Sunday, April 19, 2015
4/19/15 RMB Sunday Reading
4/19/15 RMB Sunday Reading
Dear Rita Mae Brown,
Today is a Sunday, a day of rest, reflection, planning and dawdling, mostly dawdling. I just looked up the next Rita Mae Brown book in line for me to read, chronologically speaking. It will be Riding Shotgun. The description says it contains Virginia, a fox hunt, a woman and time travel…interesting. I am looking forward to it. Murder She Meowed is nearing a conclusion as the mystery unfolds.
RMB books ride with me in my car, friends at the ready to keep me company in stolen moments and during planned retreats. Whether I am waiting in line at the bank or taking a lunch break, one of your books is always nearby.
Other books intermingle, such as The Four-Fold Way by Angeles Arrien, PH. D., recommended to me by Teddy Tapscott. From Arrien’s research, she elaborates on the four archetypes that virtually all shamanic traditions draw on to live in harmony and balance: the Warrior; the Healer; the Visionary; the Teacher.
She addresses the Warrior first and starts by detailing the importance of showing up and being present, good communication, responsibility and discipline, then states: “The most important aspects of the Warrior is the ability to extend honor and respect.” I like this book. I’m learning a depth, appreciation and ways of strengthening valuable aspects of myself.
Another recent read, is Billy Crystal’s Still Foolin’ ‘Em: Where I’ve Been, Where I’m Going, and Where the Hell Are My Keys? As a college kid, he was refused service in a diner because his Star of David necklace was showing, revealing him Jewish. Years later, when Mohamad Ali invited him to play golf at a country club, Billy informed him that he could not join him, due to the country club’s rules. After learning of their policy, Ali refused to play there too.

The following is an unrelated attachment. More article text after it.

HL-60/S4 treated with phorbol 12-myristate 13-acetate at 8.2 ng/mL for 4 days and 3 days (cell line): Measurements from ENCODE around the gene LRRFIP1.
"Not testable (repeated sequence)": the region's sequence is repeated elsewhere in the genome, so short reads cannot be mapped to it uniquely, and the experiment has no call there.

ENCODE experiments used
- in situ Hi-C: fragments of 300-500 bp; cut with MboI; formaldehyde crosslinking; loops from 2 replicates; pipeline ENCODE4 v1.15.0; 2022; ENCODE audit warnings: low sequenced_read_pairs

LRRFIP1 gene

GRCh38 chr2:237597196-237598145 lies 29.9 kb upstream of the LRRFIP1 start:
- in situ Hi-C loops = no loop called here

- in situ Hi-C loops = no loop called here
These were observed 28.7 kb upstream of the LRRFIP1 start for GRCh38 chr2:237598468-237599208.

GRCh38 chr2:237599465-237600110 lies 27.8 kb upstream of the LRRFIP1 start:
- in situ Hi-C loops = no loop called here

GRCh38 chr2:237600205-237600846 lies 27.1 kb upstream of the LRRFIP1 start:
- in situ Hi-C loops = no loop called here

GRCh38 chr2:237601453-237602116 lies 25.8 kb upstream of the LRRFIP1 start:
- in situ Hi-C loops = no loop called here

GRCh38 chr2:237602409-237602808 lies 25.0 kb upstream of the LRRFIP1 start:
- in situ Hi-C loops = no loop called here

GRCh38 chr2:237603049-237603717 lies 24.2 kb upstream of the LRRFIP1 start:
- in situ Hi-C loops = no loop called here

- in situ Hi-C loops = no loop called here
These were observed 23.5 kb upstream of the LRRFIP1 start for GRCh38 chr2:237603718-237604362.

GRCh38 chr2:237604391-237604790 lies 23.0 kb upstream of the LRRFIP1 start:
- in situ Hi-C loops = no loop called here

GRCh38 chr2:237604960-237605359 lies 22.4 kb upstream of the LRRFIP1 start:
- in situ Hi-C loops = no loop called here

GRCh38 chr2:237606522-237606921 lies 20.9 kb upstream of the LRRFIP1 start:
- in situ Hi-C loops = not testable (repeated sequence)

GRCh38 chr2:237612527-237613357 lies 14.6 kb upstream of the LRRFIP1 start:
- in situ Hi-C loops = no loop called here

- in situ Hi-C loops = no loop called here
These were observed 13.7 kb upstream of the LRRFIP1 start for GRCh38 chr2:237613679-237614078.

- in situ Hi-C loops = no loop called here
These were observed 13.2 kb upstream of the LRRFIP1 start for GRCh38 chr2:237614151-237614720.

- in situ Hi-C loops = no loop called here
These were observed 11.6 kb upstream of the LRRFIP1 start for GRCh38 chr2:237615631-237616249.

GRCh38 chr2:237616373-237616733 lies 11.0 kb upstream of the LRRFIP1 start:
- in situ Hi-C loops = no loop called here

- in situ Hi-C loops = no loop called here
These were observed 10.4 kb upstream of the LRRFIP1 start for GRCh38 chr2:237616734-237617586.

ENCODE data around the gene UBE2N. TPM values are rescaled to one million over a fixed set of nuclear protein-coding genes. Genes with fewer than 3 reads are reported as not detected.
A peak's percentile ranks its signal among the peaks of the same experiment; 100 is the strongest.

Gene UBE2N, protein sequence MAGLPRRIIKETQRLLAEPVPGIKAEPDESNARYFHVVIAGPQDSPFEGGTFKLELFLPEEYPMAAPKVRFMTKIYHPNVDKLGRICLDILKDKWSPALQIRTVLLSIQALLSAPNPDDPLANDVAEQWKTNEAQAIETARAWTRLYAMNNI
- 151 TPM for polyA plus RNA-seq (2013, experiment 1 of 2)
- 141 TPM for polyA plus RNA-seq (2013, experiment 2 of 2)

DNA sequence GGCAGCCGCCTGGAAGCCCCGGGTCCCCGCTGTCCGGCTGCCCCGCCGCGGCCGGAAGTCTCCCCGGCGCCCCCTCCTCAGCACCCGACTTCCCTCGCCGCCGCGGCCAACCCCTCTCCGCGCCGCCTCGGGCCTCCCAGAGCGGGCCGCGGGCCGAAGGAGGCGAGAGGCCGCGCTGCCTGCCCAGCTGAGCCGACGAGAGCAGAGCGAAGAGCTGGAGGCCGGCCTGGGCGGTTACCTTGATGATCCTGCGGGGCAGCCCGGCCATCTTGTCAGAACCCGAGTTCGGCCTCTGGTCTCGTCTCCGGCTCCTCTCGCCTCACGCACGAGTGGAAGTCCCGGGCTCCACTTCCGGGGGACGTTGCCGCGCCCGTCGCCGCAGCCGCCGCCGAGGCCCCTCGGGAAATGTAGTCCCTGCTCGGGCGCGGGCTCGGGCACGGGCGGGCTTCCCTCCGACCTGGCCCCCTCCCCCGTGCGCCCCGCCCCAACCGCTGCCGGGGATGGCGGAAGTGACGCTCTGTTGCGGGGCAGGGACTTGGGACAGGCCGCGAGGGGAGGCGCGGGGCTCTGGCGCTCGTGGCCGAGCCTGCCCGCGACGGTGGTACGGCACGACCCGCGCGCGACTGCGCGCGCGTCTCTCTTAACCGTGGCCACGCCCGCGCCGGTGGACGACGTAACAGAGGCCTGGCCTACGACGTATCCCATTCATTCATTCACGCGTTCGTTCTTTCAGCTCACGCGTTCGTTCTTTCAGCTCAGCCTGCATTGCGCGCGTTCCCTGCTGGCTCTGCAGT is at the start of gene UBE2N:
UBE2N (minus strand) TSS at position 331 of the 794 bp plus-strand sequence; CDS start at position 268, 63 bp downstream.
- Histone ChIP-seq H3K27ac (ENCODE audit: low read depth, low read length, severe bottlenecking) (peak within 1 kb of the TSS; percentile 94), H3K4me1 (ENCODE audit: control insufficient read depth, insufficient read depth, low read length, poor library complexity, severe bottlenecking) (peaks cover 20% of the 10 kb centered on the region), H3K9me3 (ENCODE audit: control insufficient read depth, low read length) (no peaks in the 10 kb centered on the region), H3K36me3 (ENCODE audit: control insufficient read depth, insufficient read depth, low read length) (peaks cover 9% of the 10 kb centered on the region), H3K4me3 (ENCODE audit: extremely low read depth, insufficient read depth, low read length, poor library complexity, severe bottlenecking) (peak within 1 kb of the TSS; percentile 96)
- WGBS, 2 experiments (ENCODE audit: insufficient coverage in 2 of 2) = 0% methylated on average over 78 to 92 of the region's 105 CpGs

Billy mentioned, but didn’t lament these events. They struck me. Perhaps that he didn’t harp on them, made them all the more impactful. How easily he got up and walked out of that diner, how casually he declined an invitation to golf at a restricted club. Some evils insidiously damage society quietly.
While reviewing The Four-Fold Way with my nephew trio, our insightful eleven year old asked, “What if you don’t know if the person is a good person or a bad person?” Acknowledging his awareness, we discussed those in history that gathered followers and led them to their demise.
In words, spoken, written, and shared, there are answers. Words reveal who we are. And here is an interesting point, a multitude of people will read Billy’s book, as the country club and diner, dim in obscurity, he shines on.